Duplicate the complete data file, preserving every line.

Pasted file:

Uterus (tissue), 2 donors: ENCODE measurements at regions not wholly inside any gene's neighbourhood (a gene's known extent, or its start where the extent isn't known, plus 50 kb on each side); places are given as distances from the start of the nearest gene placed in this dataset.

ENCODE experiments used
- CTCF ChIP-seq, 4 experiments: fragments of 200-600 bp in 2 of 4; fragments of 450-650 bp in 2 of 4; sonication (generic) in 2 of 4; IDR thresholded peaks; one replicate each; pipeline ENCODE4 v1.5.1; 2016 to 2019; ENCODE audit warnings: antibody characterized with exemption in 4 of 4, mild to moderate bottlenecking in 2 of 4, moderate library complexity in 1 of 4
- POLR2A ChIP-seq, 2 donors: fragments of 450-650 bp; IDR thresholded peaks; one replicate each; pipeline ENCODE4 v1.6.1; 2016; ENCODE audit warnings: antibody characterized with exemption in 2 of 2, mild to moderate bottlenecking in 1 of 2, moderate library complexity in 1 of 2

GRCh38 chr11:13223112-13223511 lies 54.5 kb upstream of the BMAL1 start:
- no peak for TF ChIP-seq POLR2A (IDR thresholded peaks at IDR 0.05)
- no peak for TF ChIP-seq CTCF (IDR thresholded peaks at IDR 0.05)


Uterus (tissue), 2 donors: ENCODE measurements at regions not wholly inside any gene's neighbourhood (a gene's known extent, or its start where the extent isn't known, plus 50 kb on each side); places are given as distances from the start of the nearest gene placed in this dataset.

ENCODE experiments used
- CTCF ChIP-seq, 4 experiments: fragments of 200-600 bp in 2 of 4; fragments of 450-650 bp in 2 of 4; sonication (generic) in 2 of 4; IDR thresholded peaks; one replicate each; pipeline ENCODE4 v1.5.1; 2016 to 2019; ENCODE audit warnings: antibody characterized with exemption in 4 of 4, mild to moderate bottlenecking in 2 of 4, moderate library complexity in 1 of 4
- POLR2A ChIP-seq, 2 donors: fragments of 450-650 bp; IDR thresholded peaks; one replicate each; pipeline ENCODE4 v1.6.1; 2016; ENCODE audit warnings: antibody characterized with exemption in 2 of 2, mild to moderate bottlenecking in 1 of 2, moderate library complexity in 1 of 2

GRCh38 chr11:13223112-13223511 lies 54.5 kb upstream of the BMAL1 start:
- no peak for TF ChIP-seq POLR2A (IDR thresholded peaks at IDR 0.05)
- no peak for TF ChIP-seq CTCF (IDR thresholded peaks at IDR 0.05)